Summer, Turns Me Inside Out or Ellie Writes Too (when she can)

And yes, that is a reference to a Cars song.

With kids home, then off to camp at vastly different schedules and home again and off again…well, you get the gist. I’m barely getting any work done on my fantasy novel, much less blogging.

On the other hand, I do like what I’m churning out, which is nice.

Here, a Tuesday Teaser of a bit. I was really happy with this bit. Yes, it’s still rough:

“I knew she would die. But hearing it–” He paused. Several deep breaths later he continued. “At least he’s not going to use her as he did the others.”

Faint images from the vision clung to the edges of Ilia’s memory. The mage did not kill quickly or cleanly. Arilla has been spared that at least.

“I’ll help you find her body.” The words were out before Ilia could stop them. They hung in the air of the room as if offering her the chance to unsay them, suspended while the others looked at her, shocked.

So, I’m off to try to write this next scene. At least until it’s time to walk the dogs or feed the cat or …

My Favorite Books #5- Tamora Pierce

Since I can’t possibly pick just one book , this’ll have to be a favorite author day instead!

Tamora Pierce. Love her world building, love her strong women, love her girls growing up into strong women. Fickle gods, magic, mayhem. Yeah, they’re pretty good reads.

If I had to choose my favorite…probably Trickster’s Choice. Love the storyline. But then… for story crafting I really like Terrier. The subtle change and growth in the actual ‘journal’ as the story progresses is wonderful.

My *only* complaint is sometimes the story arc seem to rush towards the end, as if she already has her mind on other things and is ‘done’ with the story so she wraps it up. The Immortals Quartet was the one I found to be the most rushed. But maybe that was just me, wanting the story to last that much longer.

Be sure to check out her website. Lost of good stuff there, including an extensive list of ‘future’ books in the left side bar. Very excited to see some of the future stories she’s already mapping out!

If you like Tamora Pierce, you may also like Sherwood Smith’s Once A Princess (and it’s follow up), Elizabeth Moon’s Paksenarrion series,  Mercedes Lackey’s By The Sword and Kristen Britain’s Green Rider (although I don’t recommend much past the second book in that series).

My Favorite Books #9, A Posse of Princesses by Sherwood Smith

Actually, A Posse of Princesses by Sherwood Smith is one of my daughter’s favorite books and when I asked her for a suggestion she couldn’t believe I hadn’t included it yet.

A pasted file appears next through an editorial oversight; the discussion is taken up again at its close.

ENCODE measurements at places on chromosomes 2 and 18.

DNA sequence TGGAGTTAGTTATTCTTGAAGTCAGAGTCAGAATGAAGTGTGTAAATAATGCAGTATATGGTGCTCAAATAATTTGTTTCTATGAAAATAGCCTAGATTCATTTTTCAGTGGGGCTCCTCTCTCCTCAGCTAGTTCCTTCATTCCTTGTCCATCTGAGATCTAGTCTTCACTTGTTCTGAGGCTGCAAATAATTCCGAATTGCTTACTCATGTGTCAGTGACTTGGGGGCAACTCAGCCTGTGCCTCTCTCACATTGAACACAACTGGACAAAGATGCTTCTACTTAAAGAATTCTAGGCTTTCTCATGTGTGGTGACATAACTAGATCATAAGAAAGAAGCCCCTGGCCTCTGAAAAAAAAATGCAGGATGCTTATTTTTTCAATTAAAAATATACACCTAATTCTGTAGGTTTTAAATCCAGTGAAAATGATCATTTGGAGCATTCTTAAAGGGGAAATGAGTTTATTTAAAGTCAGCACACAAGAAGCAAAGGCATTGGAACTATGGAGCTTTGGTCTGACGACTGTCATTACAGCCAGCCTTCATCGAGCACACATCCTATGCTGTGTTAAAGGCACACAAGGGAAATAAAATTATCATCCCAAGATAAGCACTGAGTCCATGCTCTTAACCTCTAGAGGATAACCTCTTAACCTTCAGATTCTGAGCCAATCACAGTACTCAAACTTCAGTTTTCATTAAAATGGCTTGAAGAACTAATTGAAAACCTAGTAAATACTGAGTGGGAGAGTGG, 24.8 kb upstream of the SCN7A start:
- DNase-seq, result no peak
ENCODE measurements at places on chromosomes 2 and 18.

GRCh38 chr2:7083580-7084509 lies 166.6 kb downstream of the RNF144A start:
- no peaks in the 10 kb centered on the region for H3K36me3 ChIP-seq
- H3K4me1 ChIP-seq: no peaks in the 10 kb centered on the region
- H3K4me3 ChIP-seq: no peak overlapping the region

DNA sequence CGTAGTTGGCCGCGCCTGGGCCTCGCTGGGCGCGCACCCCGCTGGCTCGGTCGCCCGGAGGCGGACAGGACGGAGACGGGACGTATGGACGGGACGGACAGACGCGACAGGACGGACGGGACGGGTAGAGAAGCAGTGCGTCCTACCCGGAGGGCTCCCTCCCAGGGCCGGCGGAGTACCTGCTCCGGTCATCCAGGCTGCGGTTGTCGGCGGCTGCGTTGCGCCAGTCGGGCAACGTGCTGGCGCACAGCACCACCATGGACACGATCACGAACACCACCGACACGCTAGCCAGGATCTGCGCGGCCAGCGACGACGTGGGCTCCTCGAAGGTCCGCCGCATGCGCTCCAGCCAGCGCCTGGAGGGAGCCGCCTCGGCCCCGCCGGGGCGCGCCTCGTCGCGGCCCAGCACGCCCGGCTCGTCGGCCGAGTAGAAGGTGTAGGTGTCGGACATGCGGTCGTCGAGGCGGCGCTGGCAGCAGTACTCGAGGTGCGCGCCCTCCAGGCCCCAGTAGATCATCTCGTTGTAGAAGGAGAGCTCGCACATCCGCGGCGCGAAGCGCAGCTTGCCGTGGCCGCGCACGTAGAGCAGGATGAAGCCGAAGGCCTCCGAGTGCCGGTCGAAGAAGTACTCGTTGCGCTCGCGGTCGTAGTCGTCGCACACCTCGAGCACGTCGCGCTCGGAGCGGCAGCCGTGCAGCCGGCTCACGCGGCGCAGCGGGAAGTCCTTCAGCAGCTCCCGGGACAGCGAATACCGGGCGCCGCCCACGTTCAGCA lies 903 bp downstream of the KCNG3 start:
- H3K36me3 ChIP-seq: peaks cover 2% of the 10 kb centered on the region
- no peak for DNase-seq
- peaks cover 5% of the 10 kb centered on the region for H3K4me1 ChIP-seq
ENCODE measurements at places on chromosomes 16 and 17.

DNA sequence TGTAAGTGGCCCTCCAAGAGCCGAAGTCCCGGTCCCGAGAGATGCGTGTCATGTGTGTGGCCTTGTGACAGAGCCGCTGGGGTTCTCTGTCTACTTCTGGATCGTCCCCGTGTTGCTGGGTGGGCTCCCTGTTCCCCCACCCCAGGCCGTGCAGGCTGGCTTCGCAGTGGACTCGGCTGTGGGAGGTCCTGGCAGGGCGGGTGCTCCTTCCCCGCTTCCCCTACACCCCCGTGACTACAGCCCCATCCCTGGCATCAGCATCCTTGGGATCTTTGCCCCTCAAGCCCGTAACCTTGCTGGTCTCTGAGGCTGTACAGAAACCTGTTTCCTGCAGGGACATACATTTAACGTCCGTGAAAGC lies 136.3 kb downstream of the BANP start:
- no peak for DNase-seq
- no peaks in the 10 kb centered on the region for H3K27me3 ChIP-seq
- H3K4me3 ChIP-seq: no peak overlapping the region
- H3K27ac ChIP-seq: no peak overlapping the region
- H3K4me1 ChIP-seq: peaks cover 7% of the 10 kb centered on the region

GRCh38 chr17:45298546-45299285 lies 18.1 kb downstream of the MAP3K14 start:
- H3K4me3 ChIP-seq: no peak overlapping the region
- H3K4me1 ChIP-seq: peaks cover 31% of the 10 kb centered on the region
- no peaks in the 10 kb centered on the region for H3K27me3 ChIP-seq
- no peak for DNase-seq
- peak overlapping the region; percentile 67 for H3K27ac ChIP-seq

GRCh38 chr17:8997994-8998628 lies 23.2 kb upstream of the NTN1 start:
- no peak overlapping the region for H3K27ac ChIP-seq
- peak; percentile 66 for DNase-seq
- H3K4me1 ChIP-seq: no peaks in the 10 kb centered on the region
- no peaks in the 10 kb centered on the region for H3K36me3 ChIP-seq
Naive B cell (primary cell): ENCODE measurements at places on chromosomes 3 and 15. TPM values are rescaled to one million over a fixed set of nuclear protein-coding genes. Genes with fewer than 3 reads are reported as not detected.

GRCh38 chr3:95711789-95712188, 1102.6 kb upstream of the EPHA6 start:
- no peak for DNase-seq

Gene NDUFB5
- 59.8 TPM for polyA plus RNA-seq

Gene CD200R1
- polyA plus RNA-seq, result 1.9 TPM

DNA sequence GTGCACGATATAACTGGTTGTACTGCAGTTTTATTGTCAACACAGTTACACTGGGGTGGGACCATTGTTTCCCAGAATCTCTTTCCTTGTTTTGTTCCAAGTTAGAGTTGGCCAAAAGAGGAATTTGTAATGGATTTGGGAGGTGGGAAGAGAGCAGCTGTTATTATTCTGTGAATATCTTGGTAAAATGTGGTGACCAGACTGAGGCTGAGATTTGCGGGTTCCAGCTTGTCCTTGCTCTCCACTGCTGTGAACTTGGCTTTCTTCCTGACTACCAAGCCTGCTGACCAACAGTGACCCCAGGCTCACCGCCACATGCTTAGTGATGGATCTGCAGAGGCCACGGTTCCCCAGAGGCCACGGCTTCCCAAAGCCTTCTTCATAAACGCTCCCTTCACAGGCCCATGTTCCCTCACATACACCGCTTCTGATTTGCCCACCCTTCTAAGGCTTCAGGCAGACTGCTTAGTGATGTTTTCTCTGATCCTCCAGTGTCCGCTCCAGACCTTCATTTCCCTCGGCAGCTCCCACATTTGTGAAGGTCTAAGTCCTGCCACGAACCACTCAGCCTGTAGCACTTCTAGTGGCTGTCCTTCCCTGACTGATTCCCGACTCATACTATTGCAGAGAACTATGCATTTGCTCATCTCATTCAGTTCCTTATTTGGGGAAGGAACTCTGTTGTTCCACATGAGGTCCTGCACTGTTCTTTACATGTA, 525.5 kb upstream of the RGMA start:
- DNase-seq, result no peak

So here we go. I *have* to use the original cover, it’s much better than the new one as it shows more of the diversity of the group:

And here is the review I wrote back in 2009 on it:

I love fantasy and now have a daughter who loves it too. The good news/bad news is that, while she’s only in first grade she’s reading at a fifth grade or above level. While I’ve been able to find some fantasy books at her reading level that don’t have implied, or semi explicit sex, it’s hard! Even Tamora Pierce, one of my fav authors, won’t work for her. Don’t get me wrong, I don’t think sex (implied or semi explicit) is inappropriate to put in books for middle school and above, however I do think my daughter, at six, is too young to read it.
This book, however, is a wonderfully fun, chaste, book. She can’t decide which of the princesses is her favorite and likes them all. And it shows her that, just like people, princesses come in all types, shapes and sizes (and temperaments!) Although I figured out the plot twist pretty early on, the book still worked and the last third, wherein the ‘Posse’ is formed makes up for the plot device. I didn’t like how the ending was handled when I first read it, but it’s grown on me.
Recommended (for you and your precocious daughter if you have one!)

Hope you like it as much as we did (my daughter corrected that to “as much as we do!“)

Almost the end of the year. Time is flying..or is it?

Does it seem like the end of the year is coming more quickly at you than usual this year? I am amazed at how fast this year has seemed to have gone by.

Curious about my sense that time was flying by I began looking up information and I ran across several articles talking about perceptions of time. Basically I found out that as we get older how we experience time changes. Looking further, I found there have been many studies done on perceptions of time but these sentences, from an summary article on Suite101, get to the gist on current thoughts on perception of time: